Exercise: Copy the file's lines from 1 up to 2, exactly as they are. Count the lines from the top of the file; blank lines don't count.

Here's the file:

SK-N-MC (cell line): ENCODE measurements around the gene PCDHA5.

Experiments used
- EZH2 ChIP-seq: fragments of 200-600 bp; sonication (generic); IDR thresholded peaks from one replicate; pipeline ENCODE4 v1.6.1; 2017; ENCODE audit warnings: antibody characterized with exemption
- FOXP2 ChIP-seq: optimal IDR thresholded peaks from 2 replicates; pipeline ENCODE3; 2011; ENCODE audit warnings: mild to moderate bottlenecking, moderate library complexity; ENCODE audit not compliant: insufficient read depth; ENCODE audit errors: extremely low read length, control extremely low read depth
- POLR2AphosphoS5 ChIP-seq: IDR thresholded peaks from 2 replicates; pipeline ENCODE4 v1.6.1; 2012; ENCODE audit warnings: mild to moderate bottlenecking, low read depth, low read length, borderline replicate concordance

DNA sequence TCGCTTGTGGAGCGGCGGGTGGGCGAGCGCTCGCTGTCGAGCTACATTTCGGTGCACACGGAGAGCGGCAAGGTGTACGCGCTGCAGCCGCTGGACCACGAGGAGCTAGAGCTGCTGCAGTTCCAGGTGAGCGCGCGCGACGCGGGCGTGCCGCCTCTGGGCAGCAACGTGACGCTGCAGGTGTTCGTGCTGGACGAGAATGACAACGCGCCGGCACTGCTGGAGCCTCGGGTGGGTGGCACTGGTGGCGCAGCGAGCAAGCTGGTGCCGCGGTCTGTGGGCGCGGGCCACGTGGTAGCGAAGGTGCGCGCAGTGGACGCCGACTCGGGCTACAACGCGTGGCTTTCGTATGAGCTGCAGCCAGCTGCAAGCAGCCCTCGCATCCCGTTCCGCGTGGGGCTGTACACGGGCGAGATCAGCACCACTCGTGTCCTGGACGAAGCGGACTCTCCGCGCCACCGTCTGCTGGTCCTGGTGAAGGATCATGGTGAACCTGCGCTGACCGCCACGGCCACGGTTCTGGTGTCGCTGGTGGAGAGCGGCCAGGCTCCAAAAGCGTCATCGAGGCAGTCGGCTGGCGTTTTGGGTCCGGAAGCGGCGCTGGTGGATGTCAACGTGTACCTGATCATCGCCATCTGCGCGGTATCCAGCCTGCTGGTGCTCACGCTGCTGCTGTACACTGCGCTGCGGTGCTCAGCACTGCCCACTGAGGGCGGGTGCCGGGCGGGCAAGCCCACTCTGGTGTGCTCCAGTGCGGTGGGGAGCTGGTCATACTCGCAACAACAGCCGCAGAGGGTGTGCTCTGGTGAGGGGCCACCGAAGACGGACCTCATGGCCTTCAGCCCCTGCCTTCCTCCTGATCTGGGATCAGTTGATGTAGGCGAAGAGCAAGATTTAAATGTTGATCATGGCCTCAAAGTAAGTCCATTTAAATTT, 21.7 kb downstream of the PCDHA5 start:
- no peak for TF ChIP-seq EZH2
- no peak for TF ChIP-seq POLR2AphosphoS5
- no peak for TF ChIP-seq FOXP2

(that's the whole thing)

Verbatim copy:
SK-N-MC (cell line): ENCODE measurements around the gene PCDHA5.

Experiments used